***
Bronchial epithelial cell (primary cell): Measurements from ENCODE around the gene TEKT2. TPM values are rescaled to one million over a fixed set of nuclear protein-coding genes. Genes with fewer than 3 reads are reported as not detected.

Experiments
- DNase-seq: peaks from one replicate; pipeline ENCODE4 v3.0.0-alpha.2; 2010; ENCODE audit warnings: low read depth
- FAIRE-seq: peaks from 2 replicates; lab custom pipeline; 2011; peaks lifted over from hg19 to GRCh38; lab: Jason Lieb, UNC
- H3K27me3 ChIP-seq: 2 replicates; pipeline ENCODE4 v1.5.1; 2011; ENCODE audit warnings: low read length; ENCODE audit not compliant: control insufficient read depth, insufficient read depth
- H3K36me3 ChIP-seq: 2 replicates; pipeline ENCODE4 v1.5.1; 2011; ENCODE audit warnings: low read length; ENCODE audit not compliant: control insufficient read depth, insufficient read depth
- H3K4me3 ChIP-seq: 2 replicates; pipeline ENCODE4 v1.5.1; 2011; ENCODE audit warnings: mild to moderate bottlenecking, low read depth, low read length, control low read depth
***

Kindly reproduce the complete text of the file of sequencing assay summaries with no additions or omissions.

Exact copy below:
Bronchial epithelial cell (primary cell): Measurements from ENCODE around the gene TEKT2. TPM values are rescaled to one million over a fixed set of nuclear protein-coding genes. Genes with fewer than 3 reads are reported as not detected.

Experiments
- DNase-seq: peaks from one replicate; pipeline ENCODE4 v3.0.0-alpha.2; 2010; ENCODE audit warnings: low read depth
- FAIRE-seq: peaks from 2 replicates; lab custom pipeline; 2011; peaks lifted over from hg19 to GRCh38; lab: Jason Lieb, UNC
- H3K27me3 ChIP-seq: 2 replicates; pipeline ENCODE4 v1.5.1; 2011; ENCODE audit warnings: low read length; ENCODE audit not compliant: control insufficient read depth, insufficient read depth
- H3K36me3 ChIP-seq: 2 replicates; pipeline ENCODE4 v1.5.1; 2011; ENCODE audit warnings: low read length; ENCODE audit not compliant: control insufficient read depth, insufficient read depth
- H3K4me3 ChIP-seq: 2 replicates; pipeline ENCODE4 v1.5.1; 2011; ENCODE audit warnings: mild to moderate bottlenecking, low read depth, low read length, control low read depth